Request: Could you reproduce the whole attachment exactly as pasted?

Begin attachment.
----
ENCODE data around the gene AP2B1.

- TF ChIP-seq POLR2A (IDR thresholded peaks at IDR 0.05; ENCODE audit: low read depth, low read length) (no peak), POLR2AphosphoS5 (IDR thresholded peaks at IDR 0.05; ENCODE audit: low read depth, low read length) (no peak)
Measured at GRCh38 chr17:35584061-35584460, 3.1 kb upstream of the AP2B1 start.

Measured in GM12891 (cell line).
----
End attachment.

ENCODE data around the gene AP2B1.

- TF ChIP-seq POLR2A (IDR thresholded peaks at IDR 0.05; ENCODE audit: low read depth, low read length) (no peak), POLR2AphosphoS5 (IDR thresholded peaks at IDR 0.05; ENCODE audit: low read depth, low read length) (no peak)
Measured at GRCh38 chr17:35584061-35584460, 3.1 kb upstream of the AP2B1 start.

Measured in GM12891 (cell line).